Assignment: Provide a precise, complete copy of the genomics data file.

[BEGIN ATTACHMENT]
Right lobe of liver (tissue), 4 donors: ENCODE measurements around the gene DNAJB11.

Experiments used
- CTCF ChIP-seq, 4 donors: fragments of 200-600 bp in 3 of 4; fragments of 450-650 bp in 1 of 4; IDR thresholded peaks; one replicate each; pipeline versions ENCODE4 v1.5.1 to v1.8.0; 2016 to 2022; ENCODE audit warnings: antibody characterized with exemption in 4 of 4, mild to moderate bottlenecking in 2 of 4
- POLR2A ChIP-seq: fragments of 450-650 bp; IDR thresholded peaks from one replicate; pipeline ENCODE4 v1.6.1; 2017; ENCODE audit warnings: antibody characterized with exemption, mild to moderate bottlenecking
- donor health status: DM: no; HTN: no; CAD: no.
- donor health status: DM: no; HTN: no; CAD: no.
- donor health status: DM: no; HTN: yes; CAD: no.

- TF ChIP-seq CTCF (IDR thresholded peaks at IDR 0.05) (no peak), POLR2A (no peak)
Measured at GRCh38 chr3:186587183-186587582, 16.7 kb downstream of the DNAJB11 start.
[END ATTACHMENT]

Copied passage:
Right lobe of liver (tissue), 4 donors: ENCODE measurements around the gene DNAJB11.

Experiments used
- CTCF ChIP-seq, 4 donors: fragments of 200-600 bp in 3 of 4; fragments of 450-650 bp in 1 of 4; IDR thresholded peaks; one replicate each; pipeline versions ENCODE4 v1.5.1 to v1.8.0; 2016 to 2022; ENCODE audit warnings: antibody characterized with exemption in 4 of 4, mild to moderate bottlenecking in 2 of 4
- POLR2A ChIP-seq: fragments of 450-650 bp; IDR thresholded peaks from one replicate; pipeline ENCODE4 v1.6.1; 2017; ENCODE audit warnings: antibody characterized with exemption, mild to moderate bottlenecking
- donor health status: DM: no; HTN: no; CAD: no.
- donor health status: DM: no; HTN: no; CAD: no.
- donor health status: DM: no; HTN: yes; CAD: no.

- TF ChIP-seq CTCF (IDR thresholded peaks at IDR 0.05) (no peak), POLR2A (no peak)
Measured at GRCh38 chr3:186587183-186587582, 16.7 kb downstream of the DNAJB11 start.